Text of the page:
Epistemic Inequalities: The Challenge of Decolonizing Knowledge in Gender Studies
This SDG conference panel hosted by Redi Koobak at the Centre for Women's and Gender Research (SKOK) takes up the recent upsurge of interest in and attempts to decolonize knowledge.
This topic has important repercussions for gender studies and the production of knowledge on gender, race and sexuality on the local, national and transnational level.
While feminists have for long debated whose knowledge counts, feminist knowledge itself is firmly implicated in power relations and legacies of colonialism. In particular, we will contemplate the challenges of living up to this perceived ideal of decolonizing knowledge in various geopolitical contexts, considering how it is taken up differently in the Global North and the Global South. The discussion will revolve around the following questions:
- How does the call to decolonize knowledge circulate across the globe and what kind of new knowledge does it make possible?
- How do we avoid reproducing colonial dynamics in our research dedicated to promoting social justice with reference to e.g. gender-based violence and migration?
- How do we work together across physical and structural borders?
- How do we foster a transnational analytic of care and solidarity to challenge epistemic inequalities?
This event is relevant for SDG 5: Gender Equality
A recording of the panel is available here at the conference's site (you may have to log in via a previously registered profile to see the recording).
The event was free.
Panel organizer: Redi Koobak, Centre for Women's and Gender Research (SKOK), University of Bergen
Chair: Kari Jegerstedt, SKOK, University of Bergen
Phoebe Kisubi Mbasalaki
I will be engaging with this conversation through the rubric of collaboration as a praxis. I have been grappling a lot with collaboration across borders (structural borders), especially because the current project I am working on is embedded in this. What is at stake when institutions with historically institutionalised power such as elite universities like the university of Cape Town where I am based collaborate in research projects with subaltern communities like sex workers, who really benefits? Starting with the student protests (#RhodesMustFall and #FeesMustFall), I will locate the first cross-border collaboration in this moment and secondly, I will delve into my current research on curatorial praxes as an intervention/interaction/interruption to gender and cultures of inequality with a group of sex workers in Cape Town.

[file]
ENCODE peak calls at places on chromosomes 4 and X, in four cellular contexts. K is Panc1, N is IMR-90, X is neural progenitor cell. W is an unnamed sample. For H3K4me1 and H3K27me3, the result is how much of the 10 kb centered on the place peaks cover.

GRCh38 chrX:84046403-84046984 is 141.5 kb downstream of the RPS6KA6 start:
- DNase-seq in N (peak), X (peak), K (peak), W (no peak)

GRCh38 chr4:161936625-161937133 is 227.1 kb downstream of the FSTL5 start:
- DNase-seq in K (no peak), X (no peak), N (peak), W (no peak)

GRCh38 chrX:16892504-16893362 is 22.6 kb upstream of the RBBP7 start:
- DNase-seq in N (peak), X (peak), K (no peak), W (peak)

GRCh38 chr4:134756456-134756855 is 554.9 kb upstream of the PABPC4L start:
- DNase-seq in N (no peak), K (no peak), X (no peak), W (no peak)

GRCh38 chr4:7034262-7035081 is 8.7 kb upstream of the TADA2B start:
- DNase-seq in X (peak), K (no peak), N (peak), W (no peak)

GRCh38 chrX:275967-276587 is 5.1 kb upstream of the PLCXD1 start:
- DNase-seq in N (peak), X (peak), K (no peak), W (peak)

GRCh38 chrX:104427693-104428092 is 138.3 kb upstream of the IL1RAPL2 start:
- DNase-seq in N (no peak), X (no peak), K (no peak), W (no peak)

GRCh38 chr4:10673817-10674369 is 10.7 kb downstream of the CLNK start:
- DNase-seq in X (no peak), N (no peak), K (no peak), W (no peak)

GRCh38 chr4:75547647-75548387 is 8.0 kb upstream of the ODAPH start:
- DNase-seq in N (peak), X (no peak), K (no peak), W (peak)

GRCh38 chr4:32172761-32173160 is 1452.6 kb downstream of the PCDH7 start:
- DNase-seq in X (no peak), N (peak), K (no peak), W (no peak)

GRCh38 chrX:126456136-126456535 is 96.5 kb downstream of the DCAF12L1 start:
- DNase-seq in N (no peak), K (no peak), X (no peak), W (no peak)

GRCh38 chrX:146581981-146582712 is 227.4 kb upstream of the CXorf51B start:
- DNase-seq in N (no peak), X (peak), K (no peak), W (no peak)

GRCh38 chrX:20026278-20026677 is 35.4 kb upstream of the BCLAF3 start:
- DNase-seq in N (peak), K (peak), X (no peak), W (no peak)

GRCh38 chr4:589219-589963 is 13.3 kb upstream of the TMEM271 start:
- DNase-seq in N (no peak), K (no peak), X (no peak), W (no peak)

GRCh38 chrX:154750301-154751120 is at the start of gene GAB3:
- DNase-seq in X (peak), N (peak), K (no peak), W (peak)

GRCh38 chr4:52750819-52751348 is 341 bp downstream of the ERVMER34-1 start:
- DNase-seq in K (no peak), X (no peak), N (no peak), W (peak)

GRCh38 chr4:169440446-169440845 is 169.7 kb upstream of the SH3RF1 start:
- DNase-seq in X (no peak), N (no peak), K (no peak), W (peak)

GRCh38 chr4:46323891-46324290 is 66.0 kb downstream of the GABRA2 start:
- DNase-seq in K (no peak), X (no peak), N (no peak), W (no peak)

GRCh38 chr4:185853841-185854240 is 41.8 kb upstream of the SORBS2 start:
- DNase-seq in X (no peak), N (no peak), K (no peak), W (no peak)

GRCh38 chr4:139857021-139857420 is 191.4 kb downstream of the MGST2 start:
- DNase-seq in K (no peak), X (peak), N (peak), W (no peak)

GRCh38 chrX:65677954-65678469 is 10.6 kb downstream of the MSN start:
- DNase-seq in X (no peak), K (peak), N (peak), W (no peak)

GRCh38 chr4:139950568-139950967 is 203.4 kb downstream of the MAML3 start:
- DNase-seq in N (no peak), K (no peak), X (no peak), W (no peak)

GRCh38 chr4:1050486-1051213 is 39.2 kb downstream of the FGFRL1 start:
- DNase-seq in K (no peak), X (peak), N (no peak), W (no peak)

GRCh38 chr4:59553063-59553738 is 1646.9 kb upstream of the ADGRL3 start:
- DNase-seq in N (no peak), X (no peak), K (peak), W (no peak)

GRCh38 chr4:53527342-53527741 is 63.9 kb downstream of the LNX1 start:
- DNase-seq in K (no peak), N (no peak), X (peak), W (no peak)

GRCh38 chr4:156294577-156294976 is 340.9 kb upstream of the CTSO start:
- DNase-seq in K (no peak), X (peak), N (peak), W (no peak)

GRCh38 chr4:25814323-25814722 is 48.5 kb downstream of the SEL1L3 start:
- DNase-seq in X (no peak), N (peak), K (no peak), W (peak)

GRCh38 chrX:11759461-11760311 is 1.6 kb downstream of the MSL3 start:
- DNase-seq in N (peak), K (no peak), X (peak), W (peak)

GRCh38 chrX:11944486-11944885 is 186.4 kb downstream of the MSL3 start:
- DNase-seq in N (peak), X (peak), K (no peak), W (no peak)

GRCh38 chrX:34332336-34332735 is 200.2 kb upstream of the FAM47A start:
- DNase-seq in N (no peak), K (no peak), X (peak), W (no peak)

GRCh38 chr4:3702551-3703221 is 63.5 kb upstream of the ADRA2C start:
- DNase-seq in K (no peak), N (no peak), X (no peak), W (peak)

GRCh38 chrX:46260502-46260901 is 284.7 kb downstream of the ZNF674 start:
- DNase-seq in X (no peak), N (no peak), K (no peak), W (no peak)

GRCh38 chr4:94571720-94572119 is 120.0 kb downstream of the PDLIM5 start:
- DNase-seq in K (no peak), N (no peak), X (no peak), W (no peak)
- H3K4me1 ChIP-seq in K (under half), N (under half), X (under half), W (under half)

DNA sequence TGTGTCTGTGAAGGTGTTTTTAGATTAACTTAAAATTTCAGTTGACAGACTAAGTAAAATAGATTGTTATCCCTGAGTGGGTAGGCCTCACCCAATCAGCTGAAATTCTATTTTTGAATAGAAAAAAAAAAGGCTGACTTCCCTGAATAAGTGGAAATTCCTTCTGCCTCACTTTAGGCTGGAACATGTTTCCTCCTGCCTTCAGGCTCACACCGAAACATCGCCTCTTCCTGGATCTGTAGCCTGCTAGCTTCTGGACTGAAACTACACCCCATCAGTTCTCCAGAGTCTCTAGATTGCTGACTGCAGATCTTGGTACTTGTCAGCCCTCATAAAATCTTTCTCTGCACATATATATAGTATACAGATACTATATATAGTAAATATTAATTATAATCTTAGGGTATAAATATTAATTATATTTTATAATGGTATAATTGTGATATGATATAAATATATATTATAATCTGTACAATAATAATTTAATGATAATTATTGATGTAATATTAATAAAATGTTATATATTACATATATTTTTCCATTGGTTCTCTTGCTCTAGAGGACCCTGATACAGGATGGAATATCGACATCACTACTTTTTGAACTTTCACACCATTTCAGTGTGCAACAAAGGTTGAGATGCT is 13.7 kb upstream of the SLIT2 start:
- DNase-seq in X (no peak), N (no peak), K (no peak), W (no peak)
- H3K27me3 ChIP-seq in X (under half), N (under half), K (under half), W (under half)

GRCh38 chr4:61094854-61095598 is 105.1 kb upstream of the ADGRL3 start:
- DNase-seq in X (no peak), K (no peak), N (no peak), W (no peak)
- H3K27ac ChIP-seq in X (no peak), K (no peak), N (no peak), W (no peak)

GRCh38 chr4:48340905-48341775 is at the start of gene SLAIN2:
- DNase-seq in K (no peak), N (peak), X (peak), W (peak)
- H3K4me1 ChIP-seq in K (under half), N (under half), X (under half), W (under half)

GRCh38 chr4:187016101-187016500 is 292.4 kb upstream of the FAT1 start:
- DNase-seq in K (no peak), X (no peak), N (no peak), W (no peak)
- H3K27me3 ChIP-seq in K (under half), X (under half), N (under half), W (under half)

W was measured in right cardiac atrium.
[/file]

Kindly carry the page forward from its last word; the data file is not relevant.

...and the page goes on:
In this presentation, I will discuss how to make space for Sámi feminist perspectives within both Sámi studies and feminist studies. I argue that there is a need for decolonizing feminist perspectives within both these fields, and how this is linked to knowledge production and power. I argue that while it is a growing awareness of the importance of Sámi and Indigenous feminism, we need to move beyond reproducing often opposing stereotypes about the situation of Sámi women. Sometimes they are presented as essentialized, strong women. Other times they are presented as victims of their own traditional society. Rather than reproducing these stereotypes, we need to include more dynamic and critical perspectives that gives space for feminist voices within Sámi and Indigenous societies.
In this paper, I will consider the resonances and dissonances between postcolonial and postsocialist analytics from the point of view of the location of Eastern Europe within transnational feminist theorizing. In particular, I will explore what this particular focus might reveal about the current debates on decolonizing knowlege and how it might shift the established ways of thinking about the intersections of gender, race, sexuality, migration, diasporas, indigeneity and disability.
In this new age of ‘decolonizing the academy,’ our conversations often begin and end with what decolonization within the academy looks like for academics and their research. But what about the institutions they inhabit and produce from? Can decolonial practices within academic research take firm hold if institutional administrations do not take steps to promote social justice and avoid colonial dynamics throughout the university's structure? This paper will consider these questions, and explore some obstacles to decolonial praxis in the postsecondary institution, especially the replication and/or reinforcement of cisheteropatriarchal, colonial dynamics resultant from superficial engagement with social justice principles.